Rain-battered South Korea witnesses 14 deaths due to landslides Photograph:( Reuters )
At least 15 people have been killed and more than 1,500 forced from their homes after 42 consecutive days of rain
South Korean officials are working to keep more than a thousand people displaced by flooding safe and healthy with anti-coronavirus measures in place at crowded shelters as the government weighed declaring disaster zones on Wednesday.
At least 15 people have been killed and more than 1,500 forced from their homes as 42 consecutive days of rain - South Korea's longest monsoon in seven years - triggered floods and landslides.
More than 1,146 people remained in temporary shelters set up in gyms and community centres as of Wednesday, the Ministry of the Interior and Safety said, with measures implemented at the facilities to prevent the spread of the coronavirus.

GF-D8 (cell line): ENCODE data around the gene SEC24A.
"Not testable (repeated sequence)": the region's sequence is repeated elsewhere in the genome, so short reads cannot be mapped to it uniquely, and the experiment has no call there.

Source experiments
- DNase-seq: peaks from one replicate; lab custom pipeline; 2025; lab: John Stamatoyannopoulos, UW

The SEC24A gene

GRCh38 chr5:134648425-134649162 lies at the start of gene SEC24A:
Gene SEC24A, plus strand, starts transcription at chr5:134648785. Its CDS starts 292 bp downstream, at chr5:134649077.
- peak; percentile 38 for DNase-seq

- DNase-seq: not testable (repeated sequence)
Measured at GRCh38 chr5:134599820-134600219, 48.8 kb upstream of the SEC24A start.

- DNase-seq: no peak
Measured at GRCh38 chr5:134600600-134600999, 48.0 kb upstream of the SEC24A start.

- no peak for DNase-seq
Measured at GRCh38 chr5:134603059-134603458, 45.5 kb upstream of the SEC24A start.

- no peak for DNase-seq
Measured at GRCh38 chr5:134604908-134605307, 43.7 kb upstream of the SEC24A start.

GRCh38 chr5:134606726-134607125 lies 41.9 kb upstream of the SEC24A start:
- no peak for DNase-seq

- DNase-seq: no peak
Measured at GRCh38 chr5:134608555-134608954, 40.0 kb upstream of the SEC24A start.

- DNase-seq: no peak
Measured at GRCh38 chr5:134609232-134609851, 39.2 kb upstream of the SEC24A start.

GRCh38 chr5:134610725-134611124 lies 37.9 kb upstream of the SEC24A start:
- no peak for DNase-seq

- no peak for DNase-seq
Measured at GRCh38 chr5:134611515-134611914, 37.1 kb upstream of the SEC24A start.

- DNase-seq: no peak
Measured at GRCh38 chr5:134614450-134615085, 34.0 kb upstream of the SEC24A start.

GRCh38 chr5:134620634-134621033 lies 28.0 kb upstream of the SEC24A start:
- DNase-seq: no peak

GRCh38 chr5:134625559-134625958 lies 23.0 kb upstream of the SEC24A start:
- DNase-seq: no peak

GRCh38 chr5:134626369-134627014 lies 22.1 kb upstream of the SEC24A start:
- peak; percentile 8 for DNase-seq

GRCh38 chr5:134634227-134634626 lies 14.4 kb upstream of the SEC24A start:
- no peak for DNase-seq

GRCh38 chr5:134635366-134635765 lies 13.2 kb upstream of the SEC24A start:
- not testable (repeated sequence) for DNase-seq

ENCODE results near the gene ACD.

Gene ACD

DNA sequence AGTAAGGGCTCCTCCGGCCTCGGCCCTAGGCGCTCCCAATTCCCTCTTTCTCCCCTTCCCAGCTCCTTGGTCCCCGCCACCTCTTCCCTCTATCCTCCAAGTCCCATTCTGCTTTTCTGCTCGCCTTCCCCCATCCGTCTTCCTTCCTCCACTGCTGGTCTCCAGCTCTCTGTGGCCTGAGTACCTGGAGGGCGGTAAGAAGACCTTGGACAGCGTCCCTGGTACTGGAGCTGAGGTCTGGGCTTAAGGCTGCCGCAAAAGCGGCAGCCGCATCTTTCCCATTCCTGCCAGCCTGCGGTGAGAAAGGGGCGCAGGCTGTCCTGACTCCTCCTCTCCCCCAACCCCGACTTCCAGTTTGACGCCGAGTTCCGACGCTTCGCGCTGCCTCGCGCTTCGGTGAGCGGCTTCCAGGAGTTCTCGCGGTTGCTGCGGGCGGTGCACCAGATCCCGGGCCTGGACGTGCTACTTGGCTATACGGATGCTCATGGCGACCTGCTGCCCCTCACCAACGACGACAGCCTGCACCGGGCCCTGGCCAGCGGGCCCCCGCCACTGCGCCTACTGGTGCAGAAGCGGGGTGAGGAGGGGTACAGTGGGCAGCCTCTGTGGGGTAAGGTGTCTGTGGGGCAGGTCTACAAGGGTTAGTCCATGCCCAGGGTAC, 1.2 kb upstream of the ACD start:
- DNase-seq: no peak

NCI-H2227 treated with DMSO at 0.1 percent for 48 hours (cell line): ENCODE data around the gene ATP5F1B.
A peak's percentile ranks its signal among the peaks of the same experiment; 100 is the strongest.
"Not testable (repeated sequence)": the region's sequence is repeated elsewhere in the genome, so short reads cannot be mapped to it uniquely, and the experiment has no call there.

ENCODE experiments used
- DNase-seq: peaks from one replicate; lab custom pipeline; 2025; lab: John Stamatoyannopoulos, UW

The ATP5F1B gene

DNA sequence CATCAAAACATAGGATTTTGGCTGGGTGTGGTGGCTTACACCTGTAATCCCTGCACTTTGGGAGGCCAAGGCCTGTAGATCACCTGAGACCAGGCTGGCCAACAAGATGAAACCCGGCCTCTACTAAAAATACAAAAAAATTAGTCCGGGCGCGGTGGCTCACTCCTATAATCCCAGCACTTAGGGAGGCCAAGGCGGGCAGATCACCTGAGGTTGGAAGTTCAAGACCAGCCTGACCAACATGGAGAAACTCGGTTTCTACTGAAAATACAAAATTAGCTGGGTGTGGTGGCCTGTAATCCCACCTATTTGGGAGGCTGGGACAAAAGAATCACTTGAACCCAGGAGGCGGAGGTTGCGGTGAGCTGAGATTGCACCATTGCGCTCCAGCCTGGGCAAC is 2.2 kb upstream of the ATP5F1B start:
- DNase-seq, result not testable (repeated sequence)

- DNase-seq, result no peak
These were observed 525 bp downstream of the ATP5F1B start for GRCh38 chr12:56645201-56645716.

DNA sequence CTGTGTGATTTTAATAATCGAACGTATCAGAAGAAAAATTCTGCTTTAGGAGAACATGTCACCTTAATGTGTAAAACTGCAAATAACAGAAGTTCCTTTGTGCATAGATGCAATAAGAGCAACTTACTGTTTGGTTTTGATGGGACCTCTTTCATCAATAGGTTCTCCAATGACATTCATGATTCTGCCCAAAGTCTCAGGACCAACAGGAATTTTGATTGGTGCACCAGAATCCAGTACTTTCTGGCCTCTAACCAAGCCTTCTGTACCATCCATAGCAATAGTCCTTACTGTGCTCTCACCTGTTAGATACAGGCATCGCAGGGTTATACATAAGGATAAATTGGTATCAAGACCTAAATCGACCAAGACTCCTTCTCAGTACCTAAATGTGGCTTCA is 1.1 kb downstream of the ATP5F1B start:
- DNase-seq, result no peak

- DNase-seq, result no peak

Fabric enclosures were set up for families and individuals, with beds spaced apart to encourage social distancing.
Local governments designated managers to check people's temperatures and screen for any COVID-19 symptoms, and displaced residents were asked to wear masks and wash their hands, health authorities said.
South Korea has reported 14,456 coronavirus cases, including 33 new cases as of midnight on Tuesday, with 302 deaths.
Prime Minister Chung Sye-kyun told a meeting of government officials the health ministry should declare three provinces in northern South Korea as special disaster zones, which would entitle them to receive additional aid from the national government.
In neighbouring North Korea, state media warned of "torrential" rain, possible flooding, and high winds and waves.
While the reports did not mention any specific damage, North Korea has historically been vulnerable to flooding.
This year's heavy rains come during the summer harvest season, raising concerns about food security.
The rain appears to be hitting some of the major rice-growing areas of North Korea, and come as anti-coronavirus border closures restricted key agricultural supplies such as fertilizer from China, said Choi Yong-ho, research fellow at the Korea Rural Economic Institute in Seoul.
"This flooding will have a negative impact for North Korea's food supply," he said.